Retro Controllers: FAST Serial Protocol Overview¶
FAST Serial Protocol: Overview & First Steps
This documentation section is about the FAST Serial Protocol (FSP) commands, which are the low-level commands a host computer sends to a FAST board. Most FAST Pinball makers do not need to know about these details, since the pinball game framework (such as the Mission Pinball Framework) handles this communication for you.
If you're writing your own game framework, we have a series of programming guides. Also, be sure to read the overview of how FSP works and how to connect first.
This product is not yet released
This documentation is for a product that is not yet released. Final details may change.
FAST Retro controllers have two different modes of operation.
When running in emulation mode, the FAST Retro controller emulates the original Bally/Williams MPU, running the original game code via ROM images installed on the board. In this mode, the host computer sends commands to the retro controller's emulation processor to control the emulation. (See the
EMU | Emulation for a list of commands and details.)
While in Emulation Mode, the retro controller will also send display data and potentially other events.
Platform Controller Mode¶
When running in platform controller mode, the FAST Retro Controller operates in a mode that's similar to the other FAST Modern Platform controllers (such as the Neuron) where it acts as the interface between the pinball machine and modern game code running on a host PC. (This is what some people refer to as the "2.0" mode.)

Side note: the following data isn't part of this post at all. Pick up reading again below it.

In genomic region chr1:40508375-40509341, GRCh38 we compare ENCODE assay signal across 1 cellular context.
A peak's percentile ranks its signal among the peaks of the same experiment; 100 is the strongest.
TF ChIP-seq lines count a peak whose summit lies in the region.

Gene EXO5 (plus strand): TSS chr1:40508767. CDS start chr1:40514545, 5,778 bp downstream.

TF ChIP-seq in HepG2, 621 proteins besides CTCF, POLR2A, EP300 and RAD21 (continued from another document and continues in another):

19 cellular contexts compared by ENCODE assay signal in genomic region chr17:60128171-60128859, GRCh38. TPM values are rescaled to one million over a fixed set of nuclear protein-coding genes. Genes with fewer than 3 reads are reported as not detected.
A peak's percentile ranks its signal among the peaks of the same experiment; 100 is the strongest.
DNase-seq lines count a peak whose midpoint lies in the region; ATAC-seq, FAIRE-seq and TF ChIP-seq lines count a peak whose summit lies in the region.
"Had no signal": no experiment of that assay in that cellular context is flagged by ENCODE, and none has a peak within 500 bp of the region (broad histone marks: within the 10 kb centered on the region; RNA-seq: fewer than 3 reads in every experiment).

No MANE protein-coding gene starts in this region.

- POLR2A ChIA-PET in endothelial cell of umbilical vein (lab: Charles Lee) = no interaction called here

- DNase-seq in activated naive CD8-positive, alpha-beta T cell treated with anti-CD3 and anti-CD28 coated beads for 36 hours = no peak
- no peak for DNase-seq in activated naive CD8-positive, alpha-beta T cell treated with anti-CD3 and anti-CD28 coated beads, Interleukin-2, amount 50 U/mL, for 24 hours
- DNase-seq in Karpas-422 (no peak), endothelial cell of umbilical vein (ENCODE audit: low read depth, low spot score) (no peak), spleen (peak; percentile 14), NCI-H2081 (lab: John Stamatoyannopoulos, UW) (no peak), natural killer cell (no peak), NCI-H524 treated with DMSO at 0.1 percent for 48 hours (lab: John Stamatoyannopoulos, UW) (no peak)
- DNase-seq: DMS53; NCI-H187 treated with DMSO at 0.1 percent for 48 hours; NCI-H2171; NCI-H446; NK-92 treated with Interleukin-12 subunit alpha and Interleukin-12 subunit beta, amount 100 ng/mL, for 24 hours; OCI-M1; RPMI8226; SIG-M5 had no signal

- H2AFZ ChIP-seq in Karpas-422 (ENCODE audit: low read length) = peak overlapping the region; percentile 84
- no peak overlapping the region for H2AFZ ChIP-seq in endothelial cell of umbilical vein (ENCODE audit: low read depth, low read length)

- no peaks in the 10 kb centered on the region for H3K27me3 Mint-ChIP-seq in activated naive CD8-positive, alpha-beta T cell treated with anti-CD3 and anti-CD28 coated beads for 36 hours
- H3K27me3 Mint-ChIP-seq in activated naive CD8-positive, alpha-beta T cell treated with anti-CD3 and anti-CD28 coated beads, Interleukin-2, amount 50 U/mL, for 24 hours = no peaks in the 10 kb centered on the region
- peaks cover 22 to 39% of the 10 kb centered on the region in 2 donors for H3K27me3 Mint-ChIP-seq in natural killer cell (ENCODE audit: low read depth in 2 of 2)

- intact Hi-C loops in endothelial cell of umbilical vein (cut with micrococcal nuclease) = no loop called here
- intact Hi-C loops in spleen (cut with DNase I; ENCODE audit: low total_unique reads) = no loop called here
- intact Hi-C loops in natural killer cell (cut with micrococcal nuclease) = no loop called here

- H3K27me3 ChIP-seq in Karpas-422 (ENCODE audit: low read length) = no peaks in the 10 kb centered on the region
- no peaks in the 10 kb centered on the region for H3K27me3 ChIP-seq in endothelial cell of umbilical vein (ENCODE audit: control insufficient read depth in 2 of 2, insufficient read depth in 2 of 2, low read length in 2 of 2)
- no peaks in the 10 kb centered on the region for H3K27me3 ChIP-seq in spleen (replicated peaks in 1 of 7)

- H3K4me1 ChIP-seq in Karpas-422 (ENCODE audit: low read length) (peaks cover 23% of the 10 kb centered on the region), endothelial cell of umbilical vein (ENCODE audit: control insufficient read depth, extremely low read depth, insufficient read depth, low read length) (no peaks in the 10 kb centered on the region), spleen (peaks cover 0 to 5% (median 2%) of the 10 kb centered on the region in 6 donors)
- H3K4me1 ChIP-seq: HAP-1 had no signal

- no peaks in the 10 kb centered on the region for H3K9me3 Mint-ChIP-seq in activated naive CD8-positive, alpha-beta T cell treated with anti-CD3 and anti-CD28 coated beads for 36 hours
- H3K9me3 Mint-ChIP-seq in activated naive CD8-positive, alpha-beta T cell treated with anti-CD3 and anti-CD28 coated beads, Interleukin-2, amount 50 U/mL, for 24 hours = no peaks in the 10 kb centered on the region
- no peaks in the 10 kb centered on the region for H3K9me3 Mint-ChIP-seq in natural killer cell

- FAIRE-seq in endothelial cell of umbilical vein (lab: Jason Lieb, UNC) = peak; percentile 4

While running in platform controller mode, several types of driver commands will be available that are not used in modern platform controllers, such as:
- GI (General Illumination)
- Switches (via a switch matrix)
There are also special types of drivers which assist with modern game code controlling retro hardware. For example:
USB Port Mappings¶
When you connect to a FAST Retro Controller via USB, you will see multiple virtual serial ports appear. The exact port names and numbers will vary depending on your computer and which Retro Controller you have, but they will always be in the same relative order.
So we talk about the "first port" or "third port", and that could be:
Or it could be:
One of the ports will connect to the EMU Processor to run the emulation. Another will connect to the NET Processor which is used to run the "modern" game software on the classic hardware.
Depending on your hardware, a third and/or fourth port might be available to connect to the EXP or DSP processors.
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